NIAB and Cereals 2008 – Connecting Plant Science

1 Jun 2008

Connecting Plant Science is the key theme of NIAB’s attendance at Cereals 2008 this week where skilled staff will demonstrate their innovative research and crop work.

The Cambridge-based Institute will again share a plot with the John Innes Centre from Norwich as collaborative projects form an integral part of their successful approach.

Cereals 2008 is the leading technical event for the arable industry and is a firm fixture on NIAB’s calendar each year. A dozen leading scientists and crop specialists will attend the show at Heath Farm, Leadenham, near Lincoln on 11 and 12 June.

NIAB will demonstrate pulse varieties in conjunction with the Processors and Growers Research Organisation (PGRO) and highlight its research activities, particularly its partnership with JIC. It will also demonstrate an element of field research investigating variety characters for sustainable production.

Prof Andy Greenland, head of Plant Genetics, Breeding and Evaluation, said Cereals 2008 enabled NIAB to demonstrate its cutting edge pre-breeding and genetic diversity, as well as its valued alliances, among the agricultural industry.

“We have an alliance with JIC on wheat pre-breeding and last year we invited them to join us on the plot at Cereals and they put together a very interesting display which I thought added value to what we were trying to do,” he said.

“So this year we have come up with a joint demonstration which goes one step further, it really shows how we are working together, how we address the same issues and how our research programmes complement each other.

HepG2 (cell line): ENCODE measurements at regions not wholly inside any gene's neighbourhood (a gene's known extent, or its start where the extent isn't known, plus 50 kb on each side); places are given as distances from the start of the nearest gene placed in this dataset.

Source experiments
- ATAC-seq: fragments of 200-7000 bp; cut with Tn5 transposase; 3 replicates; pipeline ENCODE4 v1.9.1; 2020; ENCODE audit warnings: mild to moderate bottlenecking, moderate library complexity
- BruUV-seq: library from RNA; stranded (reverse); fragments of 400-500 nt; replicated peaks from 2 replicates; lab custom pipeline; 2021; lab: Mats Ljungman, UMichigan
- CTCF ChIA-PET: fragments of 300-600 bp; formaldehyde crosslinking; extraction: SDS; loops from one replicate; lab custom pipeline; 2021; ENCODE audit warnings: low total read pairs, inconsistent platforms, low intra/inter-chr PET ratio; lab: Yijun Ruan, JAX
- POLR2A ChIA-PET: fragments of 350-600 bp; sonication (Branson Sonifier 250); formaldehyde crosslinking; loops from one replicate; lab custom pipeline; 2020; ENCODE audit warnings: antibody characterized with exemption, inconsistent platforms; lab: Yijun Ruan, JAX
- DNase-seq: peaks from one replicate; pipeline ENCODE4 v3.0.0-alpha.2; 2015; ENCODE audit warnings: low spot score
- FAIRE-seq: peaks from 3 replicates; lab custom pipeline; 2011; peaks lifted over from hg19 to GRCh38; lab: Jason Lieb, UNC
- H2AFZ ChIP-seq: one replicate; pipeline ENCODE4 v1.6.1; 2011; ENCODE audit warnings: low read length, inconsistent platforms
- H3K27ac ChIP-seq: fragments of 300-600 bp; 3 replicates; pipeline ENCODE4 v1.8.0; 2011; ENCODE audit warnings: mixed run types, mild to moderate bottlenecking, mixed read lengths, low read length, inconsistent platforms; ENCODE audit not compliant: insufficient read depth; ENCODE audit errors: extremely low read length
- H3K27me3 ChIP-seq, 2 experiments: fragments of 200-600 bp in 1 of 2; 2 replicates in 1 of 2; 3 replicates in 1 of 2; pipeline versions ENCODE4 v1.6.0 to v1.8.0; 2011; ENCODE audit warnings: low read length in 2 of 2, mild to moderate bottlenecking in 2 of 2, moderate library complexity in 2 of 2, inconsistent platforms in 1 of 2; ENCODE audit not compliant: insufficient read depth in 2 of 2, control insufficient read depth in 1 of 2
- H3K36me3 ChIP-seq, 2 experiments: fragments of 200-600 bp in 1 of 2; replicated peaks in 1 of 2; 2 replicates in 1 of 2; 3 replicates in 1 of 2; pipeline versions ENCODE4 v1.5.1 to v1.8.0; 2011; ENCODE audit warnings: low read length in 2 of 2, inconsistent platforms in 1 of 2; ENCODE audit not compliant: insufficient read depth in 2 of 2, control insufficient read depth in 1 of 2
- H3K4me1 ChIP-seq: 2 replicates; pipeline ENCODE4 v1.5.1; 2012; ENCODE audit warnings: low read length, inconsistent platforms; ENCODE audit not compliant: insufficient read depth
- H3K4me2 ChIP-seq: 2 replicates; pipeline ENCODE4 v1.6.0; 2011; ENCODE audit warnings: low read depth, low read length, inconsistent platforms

“What we will display this year is the genetic diversity in wheat that eventually makes it into the wheat plants that are grown in the fields, and how that diversity is used by breeders to give the new characters that make wheat what it is, such as yield, grain quality and disease resistance.”

NIAB crop specialists can also be found at the Home Grown Cereals Authority (HGCA) plot where they were involved in growing the plots and will also work alongside (HGCA) to demonstrate recommended list varieties and candidates on a range of species.

NIAB will also highlight its specialised field trials service on crops including cereals, pulses, oilseeds, potatoes, sugar beet, field vegetables, grasses, maize, fodder and non-food crops. This is carried out at its eight centres based around the major agricultural areas of England.

The NIAB Association Membership Scheme will be promoted too. This service offers members access to valuable information that has been analysed and interpreted by NIAB's technical staff.

For many of the thousands of farmers and industry experts who visit Cereals, their visit is not complete without stopping at the NIAB stand for technical advice, bacon rolls and a coffee Staff there will be giving out informative Connecting Plant Science business cards which highlight the world leading services offered by NIAB.

“It is a very important event for us and our visitors make lots of comments about looking for NIAB and the NIAB flags, they expect to see us there. We are very much looking forward to seeing them again, as well as welcoming many new visitors,” added Prof Greenland.

For further information contact: Prof Andy Greenland